The European Union has agreed to a landmark plan to boost its chip industry.
The initiative, dubbed the European Chips Act, seeks to help the bloc compete with the USA and Asia on technology, and secure control over a critical bit of technology behind the world’s electronics products and devices.
The EU Parliament and 27 member states reached a deal on the legislation recently. In a statement, they said the new rules would aim to double the EU’s global market share in semiconductors from 10% to 20% by 2030.
Ebba Busch, the Swedish energy minister, said, “This agreement is of utmost importance for the green and digital transition while securing the EU’s resilience in turbulent times. The new rules represent a real revolution for Europe in the key sector of semiconductors.”
The European Chips Act is a massive, 43-billion-euro (approximately $47 billion) package of public and private investments that aim to secure its supply chains, avert shortages of semiconductors in the future, and promote investment into the industry.
The Chips Act has three main aims:
- Building large-scale capacity and innovation.
- Make sure the EU is self-sufficient.
- Prepare the EU for potential future supply crises.
The European Commission, the EU’s executive arm, stated, “The EU Chips Act will invest 6.2 billion euros to promote industrialization of innovative technologies, establish competence centers for skill development, and ensure access to finance.”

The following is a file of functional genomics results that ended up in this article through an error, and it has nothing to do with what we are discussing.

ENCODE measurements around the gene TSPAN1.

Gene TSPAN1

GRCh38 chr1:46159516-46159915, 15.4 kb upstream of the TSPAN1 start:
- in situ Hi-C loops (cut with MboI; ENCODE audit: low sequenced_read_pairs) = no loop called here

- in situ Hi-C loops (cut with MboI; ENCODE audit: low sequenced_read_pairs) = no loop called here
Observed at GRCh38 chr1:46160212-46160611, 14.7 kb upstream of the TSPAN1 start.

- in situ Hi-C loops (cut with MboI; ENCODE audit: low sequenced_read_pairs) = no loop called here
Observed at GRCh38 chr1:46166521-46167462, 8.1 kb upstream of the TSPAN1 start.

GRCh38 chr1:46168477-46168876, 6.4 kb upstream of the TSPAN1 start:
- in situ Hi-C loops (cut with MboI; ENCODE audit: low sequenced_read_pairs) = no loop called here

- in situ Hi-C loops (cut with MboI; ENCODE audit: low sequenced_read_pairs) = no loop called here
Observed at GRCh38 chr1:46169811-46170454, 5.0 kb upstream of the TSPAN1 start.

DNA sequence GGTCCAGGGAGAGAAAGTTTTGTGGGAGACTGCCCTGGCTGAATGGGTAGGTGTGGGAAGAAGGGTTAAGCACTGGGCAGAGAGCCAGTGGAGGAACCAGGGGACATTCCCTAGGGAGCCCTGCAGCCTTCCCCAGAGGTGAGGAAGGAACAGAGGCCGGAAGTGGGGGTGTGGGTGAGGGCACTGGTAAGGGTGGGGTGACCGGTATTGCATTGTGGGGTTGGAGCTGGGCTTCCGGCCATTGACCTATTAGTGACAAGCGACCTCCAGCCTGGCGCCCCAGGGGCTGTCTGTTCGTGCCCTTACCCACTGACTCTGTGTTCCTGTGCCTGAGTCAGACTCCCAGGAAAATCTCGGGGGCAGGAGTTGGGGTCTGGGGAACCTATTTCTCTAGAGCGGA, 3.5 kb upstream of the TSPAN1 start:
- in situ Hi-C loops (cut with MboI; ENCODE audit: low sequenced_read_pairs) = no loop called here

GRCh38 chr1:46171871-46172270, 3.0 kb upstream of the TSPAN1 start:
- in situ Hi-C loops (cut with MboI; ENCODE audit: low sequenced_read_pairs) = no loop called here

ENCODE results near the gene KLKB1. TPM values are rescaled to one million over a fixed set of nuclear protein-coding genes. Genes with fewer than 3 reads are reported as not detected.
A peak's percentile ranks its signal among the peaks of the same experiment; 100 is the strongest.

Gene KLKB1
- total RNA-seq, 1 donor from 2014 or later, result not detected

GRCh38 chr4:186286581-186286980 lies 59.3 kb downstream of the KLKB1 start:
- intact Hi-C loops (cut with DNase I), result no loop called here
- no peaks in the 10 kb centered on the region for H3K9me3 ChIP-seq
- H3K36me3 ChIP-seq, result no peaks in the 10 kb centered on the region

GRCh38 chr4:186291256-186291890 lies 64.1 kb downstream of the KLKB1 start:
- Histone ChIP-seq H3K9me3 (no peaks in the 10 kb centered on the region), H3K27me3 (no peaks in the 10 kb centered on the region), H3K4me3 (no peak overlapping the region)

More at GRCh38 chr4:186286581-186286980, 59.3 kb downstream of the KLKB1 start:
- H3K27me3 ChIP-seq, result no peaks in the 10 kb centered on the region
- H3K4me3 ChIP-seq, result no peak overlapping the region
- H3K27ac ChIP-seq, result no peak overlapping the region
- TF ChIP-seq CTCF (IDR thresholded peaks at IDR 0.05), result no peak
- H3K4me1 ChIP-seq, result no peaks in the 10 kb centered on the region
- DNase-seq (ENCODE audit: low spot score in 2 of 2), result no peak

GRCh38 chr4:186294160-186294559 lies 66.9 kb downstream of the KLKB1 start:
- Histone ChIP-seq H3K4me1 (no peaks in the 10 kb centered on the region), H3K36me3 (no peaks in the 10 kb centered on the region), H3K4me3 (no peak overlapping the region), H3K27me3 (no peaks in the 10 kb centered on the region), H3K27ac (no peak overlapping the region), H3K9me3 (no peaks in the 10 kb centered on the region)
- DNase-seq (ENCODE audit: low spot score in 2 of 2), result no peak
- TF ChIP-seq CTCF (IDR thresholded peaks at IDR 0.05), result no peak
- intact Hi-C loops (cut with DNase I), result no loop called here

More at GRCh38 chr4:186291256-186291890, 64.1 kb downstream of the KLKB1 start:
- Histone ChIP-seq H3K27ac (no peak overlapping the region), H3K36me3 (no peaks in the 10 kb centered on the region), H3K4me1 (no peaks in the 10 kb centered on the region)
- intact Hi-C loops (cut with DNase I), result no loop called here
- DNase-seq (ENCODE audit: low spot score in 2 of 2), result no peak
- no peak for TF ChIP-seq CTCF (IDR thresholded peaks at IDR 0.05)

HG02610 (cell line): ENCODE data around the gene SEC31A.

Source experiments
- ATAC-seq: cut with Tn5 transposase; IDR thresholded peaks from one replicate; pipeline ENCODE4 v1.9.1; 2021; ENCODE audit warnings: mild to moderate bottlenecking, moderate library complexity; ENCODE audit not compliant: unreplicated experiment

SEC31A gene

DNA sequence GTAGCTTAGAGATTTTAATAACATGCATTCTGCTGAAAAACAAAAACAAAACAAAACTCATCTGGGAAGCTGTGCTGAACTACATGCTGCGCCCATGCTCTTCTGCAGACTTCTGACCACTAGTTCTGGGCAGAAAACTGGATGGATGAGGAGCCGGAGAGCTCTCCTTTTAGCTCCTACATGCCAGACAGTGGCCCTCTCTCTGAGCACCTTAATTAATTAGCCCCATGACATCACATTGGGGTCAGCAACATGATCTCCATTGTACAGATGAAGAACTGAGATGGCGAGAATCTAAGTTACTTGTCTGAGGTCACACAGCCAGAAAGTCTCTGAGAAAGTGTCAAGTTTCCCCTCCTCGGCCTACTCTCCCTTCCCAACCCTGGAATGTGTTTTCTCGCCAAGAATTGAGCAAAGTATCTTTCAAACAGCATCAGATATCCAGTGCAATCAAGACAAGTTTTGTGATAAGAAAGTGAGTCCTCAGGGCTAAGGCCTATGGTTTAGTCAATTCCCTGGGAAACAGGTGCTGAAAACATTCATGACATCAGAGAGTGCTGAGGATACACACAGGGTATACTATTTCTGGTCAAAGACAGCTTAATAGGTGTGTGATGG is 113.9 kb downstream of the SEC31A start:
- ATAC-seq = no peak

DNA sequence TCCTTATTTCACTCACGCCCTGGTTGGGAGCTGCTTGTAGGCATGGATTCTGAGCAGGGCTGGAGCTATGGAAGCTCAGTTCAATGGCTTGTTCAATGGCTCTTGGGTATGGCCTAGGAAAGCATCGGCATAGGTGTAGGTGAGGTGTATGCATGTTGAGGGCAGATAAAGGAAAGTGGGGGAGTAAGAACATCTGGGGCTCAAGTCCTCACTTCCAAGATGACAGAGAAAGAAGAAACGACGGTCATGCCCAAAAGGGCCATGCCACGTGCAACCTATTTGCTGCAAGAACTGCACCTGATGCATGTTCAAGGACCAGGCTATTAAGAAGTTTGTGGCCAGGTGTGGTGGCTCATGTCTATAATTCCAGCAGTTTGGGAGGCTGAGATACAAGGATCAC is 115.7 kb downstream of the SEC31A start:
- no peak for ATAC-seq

The Chips Act will also reward investments in manufacturing facilities and provide a framework for integrated production facilities and open EU foundries for the security of supply.
The commission said, “Member states will also coordinate to monitor supply and forecast any shortages.”
Since first announcing the plan last year, the EU has already attracted between 90 billion and 100 billion euros of public and private commitments for industrial deployment.
Europe has been seeking to control more of its supply chain to reduce its reliance on foreign market players. The move is part of a push from the EU to achieve digital sovereignty, which refers to the idea that they have more control over critical technologies.
Busch said, “A swift implementation of today’s agreement will transform; our dependency on market leadership; our vulnerability into sovereignty; our expenditure on investment. The Chips Act puts Europe in the first line of cutting-edge technologies which are essential for our green and digital transitions.”
The EU wants to attract funding from foreign companies into its market. Officials want more semiconductors to be developed within Europe, so they don’t face the risk of a big shortage or threats to national security.